HOUSTON The performance was gleeful in the moment, relieving in the end and tantalizing in retrospect.
Nobody would have blamed Texas A&M for losing to Northwestern on Saturday. For goodness sake, one of the Aggies teammates died last week. The school fired their coach last month. The muggy August dreams of a national championship had died long before the first freeze.
"It would have been easy for our guys to say today, this is a lost season," interim coach Tim DeRuyter said.
Instead, Texas A&M (7-6) beat Northwestern (6-7) 33-22 in the Meineke Car Care Bowl of Texas on Saturday at Reliant Stadium in Houston. They led the game 30-7 late in the third quarter and doggone it if they weren't finally showing something on the way out. They were tempting us. Taunting us to believe in the thing they had convinced us all to believe back in August, that somewhere inside this 6-6 disappointment was a team good enough to win it all, good enough to beat anybody, certainly good enough to blow out Northwestern.
Right up to the end, the Aggies believed all that.
"We never wanted to lose sight of who we thought we were, who we are," quarterback Ryan Tannehill said. "We thought we were going to play in the national championship game."
For three quarters, the Aggies looked like that kind of team. But it was only a little taste of what might have been. Lick the batter off the spoon, but you aren't getting the cake.
Texas A&M never quite gets the cake.
Oh, I was putting the icing on it. Drew a nice little picture of Reveille on top, even. The season had been lost, but at least the Aggies went out they way we thought they would come in, I was writing. They finally looked like champions.
Until they didn't. They won the game, and did it under adverse circumstances. They deserve credit, probably even some praise just for doing that. There is no taking that away. It's just that if hanging on to beat Northwestern with a big drive in the final minutes qualifies as some representation of What Could Have Been, then Texas A&M's program has more in common with Northwestern than Alabama.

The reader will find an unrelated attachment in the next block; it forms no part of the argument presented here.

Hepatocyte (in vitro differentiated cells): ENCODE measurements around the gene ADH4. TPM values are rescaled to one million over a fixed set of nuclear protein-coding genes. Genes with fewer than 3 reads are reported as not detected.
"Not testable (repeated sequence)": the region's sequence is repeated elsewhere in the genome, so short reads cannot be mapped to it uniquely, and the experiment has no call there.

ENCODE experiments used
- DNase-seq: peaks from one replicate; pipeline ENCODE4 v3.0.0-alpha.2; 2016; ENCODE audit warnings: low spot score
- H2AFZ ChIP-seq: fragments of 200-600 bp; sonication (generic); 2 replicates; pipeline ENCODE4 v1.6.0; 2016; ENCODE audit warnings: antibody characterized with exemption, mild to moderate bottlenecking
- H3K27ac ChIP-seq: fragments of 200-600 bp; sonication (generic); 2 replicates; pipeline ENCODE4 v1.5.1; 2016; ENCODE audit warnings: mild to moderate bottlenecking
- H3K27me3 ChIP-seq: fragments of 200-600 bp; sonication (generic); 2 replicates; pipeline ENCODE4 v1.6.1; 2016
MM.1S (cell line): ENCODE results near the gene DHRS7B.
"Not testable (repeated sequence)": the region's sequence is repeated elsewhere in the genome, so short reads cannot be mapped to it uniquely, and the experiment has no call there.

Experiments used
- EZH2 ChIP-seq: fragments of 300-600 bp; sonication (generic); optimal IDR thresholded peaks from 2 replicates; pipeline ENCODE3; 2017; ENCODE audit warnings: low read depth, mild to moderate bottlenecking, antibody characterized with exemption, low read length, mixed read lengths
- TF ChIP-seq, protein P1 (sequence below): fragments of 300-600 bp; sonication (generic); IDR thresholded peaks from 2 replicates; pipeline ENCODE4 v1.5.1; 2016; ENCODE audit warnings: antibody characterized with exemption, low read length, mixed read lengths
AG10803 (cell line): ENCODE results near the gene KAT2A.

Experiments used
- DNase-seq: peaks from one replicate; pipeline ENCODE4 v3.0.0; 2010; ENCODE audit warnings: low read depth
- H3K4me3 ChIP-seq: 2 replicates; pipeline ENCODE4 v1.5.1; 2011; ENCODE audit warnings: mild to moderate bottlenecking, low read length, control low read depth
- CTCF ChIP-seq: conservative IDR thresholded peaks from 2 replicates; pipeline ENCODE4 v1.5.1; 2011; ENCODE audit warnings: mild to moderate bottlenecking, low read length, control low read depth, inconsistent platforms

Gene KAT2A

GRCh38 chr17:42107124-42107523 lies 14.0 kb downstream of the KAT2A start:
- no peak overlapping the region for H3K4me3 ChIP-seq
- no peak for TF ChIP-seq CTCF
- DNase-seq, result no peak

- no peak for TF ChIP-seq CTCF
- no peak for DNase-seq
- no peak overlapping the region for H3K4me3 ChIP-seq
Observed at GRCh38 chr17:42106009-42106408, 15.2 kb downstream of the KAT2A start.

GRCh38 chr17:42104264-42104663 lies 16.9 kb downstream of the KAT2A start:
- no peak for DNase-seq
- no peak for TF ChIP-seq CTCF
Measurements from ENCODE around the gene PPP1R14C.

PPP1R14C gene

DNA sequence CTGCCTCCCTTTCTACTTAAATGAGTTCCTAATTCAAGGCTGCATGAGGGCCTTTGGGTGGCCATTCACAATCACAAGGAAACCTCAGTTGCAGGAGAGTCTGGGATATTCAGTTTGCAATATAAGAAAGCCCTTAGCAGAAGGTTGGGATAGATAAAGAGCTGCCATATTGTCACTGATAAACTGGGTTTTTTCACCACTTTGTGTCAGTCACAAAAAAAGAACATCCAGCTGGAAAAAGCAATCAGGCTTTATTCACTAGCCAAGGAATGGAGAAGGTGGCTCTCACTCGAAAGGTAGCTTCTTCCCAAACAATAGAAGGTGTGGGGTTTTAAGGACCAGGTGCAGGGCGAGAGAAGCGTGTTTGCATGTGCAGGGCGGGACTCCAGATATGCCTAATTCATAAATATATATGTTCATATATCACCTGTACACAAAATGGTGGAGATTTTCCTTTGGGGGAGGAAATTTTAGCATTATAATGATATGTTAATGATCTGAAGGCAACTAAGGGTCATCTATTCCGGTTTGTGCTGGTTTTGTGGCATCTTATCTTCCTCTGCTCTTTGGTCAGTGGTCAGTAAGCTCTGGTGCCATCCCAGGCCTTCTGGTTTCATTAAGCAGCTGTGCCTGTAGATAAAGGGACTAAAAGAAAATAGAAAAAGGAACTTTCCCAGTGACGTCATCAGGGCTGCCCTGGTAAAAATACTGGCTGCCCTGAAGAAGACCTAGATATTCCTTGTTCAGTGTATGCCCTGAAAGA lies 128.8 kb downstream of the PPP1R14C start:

Not that there is anything wrong with that.
But, of course, that isn't the case. Nobody thought that before the game, and nobody who saw Saturday's game thought that afterward.
The Aggies' athletic advantage was visible from outer space. Northwestern could not block Texas A&M's defensive line, and had trouble keeping up with the Aggies' receivers, too. Texas A&M had eight sacks and held the Big Ten's top passing team to 226 passing yards while throwing for 329 of their own. By the time Texas A&M went up 30-7 midway through the third quarter, it seemed clear there would be no collapse this time.
The Aggies were just too good. And how weird did it feel to think that about a 6-6 team?
It felt strange, because you had to wonder while the Aggies were blowing leads all season they had a lead in every game they played if they were really as good as we had all thought when they were ranked in the top 10 before the season. After all, there is always some landmark, some abandoned farm house or the next creeking windmill at which you conclude you aren't on the right path to the cocktail party. And at some blown lead, be it 18 points against Arkansas, 17 against Oklahoma State, 14 against Missouri, 13 against Texas or 10 against Kansas State, you wonder if your eyes are deceiving you. Maybe Jeff Fuller and Ryan Tannehill aren't that good. Maybe the defense was overrated. Maybe all those scouting services had it all wrong.
You come to some kind of peace with it. Maybe this really was just an average team and maybe beating another average team to finish with a winning record would be something to be celebrate.
And just when you think that, the Aggies pull you back in. They go up 30-7. You wonder about hidden greatness. You think maybe there was one team on the field Saturday that belonged at 6-6, and one that belonged somewhere more glorious than that.
With 5:22 left, Texas A&M's offense had the ball and an eight-point lead. In so many ways, this drive would define the season. Score, and it's a winning season. Don't score, and who knows.
"I'm glad we were put in that situation," Tannehill said. "That was something that haunted us all year."
On third-and-6 from the Northwestern 47, Tannehill threw a pass down the sideline to Jeff Fuller. Fuller, like the rest of the Aggies, had a disappointing season. There were drops and injuries all year. But Saturday he was healthy, and on third down he made the catch for a 29-yard gain. With 30 seconds left, Texas A&M kicked a field goal to clinch it.
It wasn't the national championship. Not even close. And no, the Aggies didn't look good enough for that, either. But Texas A&M hadn't won a bowl game since 2001.
The Aggies did that Saturday, and if you couldn't say anything else about it, you could say that.
"It's been a long year," Tannehill said.